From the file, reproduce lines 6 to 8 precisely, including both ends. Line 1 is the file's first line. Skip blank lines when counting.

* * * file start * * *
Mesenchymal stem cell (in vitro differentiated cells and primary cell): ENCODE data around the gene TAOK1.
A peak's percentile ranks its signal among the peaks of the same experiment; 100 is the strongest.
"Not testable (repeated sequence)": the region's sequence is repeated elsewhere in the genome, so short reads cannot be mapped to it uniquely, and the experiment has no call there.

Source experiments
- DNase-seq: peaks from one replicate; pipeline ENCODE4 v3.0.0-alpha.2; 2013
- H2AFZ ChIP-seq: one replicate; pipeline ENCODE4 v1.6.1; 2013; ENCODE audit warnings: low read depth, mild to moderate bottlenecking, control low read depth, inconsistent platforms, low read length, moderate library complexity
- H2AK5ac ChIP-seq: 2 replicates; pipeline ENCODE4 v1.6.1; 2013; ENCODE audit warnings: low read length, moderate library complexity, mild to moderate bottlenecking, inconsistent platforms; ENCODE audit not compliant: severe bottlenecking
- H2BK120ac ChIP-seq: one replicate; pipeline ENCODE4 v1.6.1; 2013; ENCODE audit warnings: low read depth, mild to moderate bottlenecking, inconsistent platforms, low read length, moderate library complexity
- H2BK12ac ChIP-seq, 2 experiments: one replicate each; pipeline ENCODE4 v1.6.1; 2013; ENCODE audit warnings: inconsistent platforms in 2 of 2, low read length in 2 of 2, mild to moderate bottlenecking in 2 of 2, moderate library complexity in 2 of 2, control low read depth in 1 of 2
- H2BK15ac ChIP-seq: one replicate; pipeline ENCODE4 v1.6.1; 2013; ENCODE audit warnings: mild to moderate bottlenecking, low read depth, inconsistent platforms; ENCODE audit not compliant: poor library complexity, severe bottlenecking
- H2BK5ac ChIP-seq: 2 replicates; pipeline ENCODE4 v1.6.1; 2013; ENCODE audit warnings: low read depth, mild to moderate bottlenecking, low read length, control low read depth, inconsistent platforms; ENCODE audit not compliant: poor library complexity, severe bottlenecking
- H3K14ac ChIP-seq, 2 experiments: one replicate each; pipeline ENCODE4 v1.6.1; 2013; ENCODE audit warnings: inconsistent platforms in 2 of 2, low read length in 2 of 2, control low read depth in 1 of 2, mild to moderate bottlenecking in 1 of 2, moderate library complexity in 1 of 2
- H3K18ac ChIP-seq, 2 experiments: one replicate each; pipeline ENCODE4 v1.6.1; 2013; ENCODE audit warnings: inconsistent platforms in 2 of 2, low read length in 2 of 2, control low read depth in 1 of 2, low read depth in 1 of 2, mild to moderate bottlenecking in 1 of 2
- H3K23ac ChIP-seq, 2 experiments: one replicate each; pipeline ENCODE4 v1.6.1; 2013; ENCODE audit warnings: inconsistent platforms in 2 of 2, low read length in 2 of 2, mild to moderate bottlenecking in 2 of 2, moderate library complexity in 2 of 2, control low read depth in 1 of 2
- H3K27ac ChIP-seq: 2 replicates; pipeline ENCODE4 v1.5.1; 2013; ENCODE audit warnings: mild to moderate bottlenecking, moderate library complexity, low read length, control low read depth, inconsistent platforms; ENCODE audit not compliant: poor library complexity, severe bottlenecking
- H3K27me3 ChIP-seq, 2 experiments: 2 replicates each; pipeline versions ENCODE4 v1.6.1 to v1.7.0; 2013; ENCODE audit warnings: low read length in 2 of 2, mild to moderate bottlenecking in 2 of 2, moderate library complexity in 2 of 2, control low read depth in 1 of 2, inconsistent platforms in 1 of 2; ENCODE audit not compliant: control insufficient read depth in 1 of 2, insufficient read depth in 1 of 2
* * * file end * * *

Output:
- H2AFZ ChIP-seq: one replicate; pipeline ENCODE4 v1.6.1; 2013; ENCODE audit warnings: low read depth, mild to moderate bottlenecking, control low read depth, inconsistent platforms, low read length, moderate library complexity
- H2AK5ac ChIP-seq: 2 replicates; pipeline ENCODE4 v1.6.1; 2013; ENCODE audit warnings: low read length, moderate library complexity, mild to moderate bottlenecking, inconsistent platforms; ENCODE audit not compliant: severe bottlenecking
- H2BK120ac ChIP-seq: one replicate; pipeline ENCODE4 v1.6.1; 2013; ENCODE audit warnings: low read depth, mild to moderate bottlenecking, inconsistent platforms, low read length, moderate library complexity